It is the way it is. People will always be messy, self-deceiving, self-preserving, inconsistent. (This adds more weight to my thesis question, which is how is it possible for an ethical self to emerge in this rubble).

But at the end of the day, these are just symptoms for the desire and need for love and acceptance. I’ve seen how rejection and the absence of love from the world (as Alain de Botton would put it) could drive someone to go so bat-shit crazy, they don’t even recognize their insanity. The way we hurt ourselves and the way we hurt others are just our stupid, blind ways to look for somewhere we belong. It’s either that or we want to say, a little too loudly, we don’t need your love, we don’t need your love.

In my workstation, a whiteboard is filled with quotes. Each one means something to me; they are reminders of how I should conduct myself. Until I’ve ingrained it, the quote remains. There is an excerpt from Tolstoy, “One who understands all, forgives all.”

I can’t erase it yet.

 

Forward:

I’m making my resolutions, as I’ve done every year of my conscious life.  I’m not naive, I know I can’t keep all these resolutions; especially because I’ve always been too ambitious and too optimistic about my estimates. I know that sometime during the next twelve months, I will cycle through extreme enthusiasm for life and through dark apathy for everything. Some promises to myself will be dropped. I know that those millions of articles in the internet are correct: today is just another day and the turn of the clock does not magically wipe our slates clean. The sun rises and sinks heedless of our aspirations and our despair, I know.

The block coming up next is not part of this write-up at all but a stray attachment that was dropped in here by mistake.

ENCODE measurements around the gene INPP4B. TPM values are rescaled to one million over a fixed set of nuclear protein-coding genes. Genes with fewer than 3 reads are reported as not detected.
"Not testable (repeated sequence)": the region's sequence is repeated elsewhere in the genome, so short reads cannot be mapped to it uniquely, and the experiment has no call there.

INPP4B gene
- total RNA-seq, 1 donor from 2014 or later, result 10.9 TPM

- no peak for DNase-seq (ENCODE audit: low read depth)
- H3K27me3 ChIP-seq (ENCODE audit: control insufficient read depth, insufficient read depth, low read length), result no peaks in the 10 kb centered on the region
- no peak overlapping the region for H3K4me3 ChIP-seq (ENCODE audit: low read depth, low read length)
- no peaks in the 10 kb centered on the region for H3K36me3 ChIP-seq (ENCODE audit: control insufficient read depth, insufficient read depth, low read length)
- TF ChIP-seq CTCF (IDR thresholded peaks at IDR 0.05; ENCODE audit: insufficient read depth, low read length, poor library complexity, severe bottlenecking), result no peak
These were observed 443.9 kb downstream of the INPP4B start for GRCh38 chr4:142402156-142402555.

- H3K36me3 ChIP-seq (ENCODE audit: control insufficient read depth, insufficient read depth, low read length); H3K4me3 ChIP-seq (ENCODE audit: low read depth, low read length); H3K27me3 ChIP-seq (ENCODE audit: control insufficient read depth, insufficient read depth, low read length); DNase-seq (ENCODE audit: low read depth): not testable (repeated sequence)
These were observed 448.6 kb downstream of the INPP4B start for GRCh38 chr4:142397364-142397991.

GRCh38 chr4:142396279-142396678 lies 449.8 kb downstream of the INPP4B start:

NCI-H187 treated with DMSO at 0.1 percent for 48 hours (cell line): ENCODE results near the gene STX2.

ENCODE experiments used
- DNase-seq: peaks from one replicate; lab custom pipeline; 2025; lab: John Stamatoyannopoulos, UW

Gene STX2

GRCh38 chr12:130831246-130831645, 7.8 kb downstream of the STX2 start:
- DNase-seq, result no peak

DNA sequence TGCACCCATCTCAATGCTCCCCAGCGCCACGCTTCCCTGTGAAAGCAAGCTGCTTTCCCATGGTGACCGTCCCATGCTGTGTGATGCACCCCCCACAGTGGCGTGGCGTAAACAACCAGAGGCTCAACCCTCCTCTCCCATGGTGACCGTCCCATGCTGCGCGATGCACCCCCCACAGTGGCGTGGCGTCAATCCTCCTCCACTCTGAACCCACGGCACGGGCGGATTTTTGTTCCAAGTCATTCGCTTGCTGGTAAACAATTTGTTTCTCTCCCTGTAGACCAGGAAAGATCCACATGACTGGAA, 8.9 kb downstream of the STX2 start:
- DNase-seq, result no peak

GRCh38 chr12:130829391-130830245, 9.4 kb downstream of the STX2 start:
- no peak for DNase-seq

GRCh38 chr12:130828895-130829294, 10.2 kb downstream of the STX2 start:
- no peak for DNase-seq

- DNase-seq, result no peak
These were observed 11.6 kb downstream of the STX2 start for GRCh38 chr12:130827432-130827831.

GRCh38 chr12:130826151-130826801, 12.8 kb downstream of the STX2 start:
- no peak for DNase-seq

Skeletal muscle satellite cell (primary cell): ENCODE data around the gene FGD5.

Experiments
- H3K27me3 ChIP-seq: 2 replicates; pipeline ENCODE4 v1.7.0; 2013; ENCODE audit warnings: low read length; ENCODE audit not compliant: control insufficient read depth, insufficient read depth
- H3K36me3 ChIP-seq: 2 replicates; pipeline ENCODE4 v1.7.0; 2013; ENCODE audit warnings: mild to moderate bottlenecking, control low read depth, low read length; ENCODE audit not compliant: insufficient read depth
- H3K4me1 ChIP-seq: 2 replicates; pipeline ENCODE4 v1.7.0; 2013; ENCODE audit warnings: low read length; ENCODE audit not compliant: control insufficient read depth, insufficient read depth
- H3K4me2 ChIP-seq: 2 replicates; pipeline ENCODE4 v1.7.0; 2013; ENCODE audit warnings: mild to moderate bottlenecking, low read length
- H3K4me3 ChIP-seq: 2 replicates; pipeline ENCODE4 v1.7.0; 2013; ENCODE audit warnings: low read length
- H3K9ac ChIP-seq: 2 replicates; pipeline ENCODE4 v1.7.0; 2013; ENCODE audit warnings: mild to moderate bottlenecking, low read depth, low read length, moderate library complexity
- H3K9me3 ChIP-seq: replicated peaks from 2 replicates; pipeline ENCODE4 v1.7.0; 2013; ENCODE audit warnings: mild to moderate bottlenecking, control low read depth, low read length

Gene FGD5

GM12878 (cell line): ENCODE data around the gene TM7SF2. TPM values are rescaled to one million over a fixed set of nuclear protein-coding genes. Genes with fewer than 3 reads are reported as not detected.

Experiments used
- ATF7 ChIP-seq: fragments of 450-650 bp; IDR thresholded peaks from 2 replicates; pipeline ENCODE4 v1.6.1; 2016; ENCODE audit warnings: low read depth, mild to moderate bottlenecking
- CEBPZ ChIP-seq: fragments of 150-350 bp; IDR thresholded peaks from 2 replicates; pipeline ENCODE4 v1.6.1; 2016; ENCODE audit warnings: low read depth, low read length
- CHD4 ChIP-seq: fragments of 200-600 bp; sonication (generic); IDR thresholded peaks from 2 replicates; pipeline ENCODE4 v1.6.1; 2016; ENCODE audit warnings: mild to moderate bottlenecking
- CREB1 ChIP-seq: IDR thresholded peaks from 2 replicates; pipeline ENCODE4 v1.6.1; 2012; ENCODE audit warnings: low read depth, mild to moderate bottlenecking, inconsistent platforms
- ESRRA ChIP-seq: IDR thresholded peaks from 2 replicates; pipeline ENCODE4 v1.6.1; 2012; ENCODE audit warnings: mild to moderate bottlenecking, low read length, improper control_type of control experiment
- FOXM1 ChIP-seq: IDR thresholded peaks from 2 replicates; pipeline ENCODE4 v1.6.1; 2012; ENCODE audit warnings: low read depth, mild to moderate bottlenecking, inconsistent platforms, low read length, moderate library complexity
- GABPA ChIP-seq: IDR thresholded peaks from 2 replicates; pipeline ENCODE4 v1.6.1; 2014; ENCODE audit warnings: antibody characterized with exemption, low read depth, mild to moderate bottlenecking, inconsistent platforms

And yet there’s always that exciting new freshness of a new year. Each morning is a new opportunity, yes; but there’s nothing like the new year to remind you that the world is still full of possibilities. There is still the chance for redemption, improvements, change. I celebrate the whole theme because it resonates with a part of myself who unceasingly hopes for the better.

I’m not a happy person. I just happen to be funny when I’m with other people, but I am and always have been a touch too serious for my own good; and I’m always dissatisfied about something. Being still and being grateful- these things do not come naturally to me. But I do have that one redemptive bright spot– that optimism that things can turn for the good, and that things can be better. I can learn to manage things better. Here I am, a little more aware of how things work in the world.

My hope is still, in reality, a desire for better self-preservation. Someday, I wish my hope to be similar to Marcel’s I hope in thee for us. I haven’t stilled myself enough for that kind of openness. Here I am, still tottering and reeling in a world I’m still learning.

My heart could be elsewhere, I know.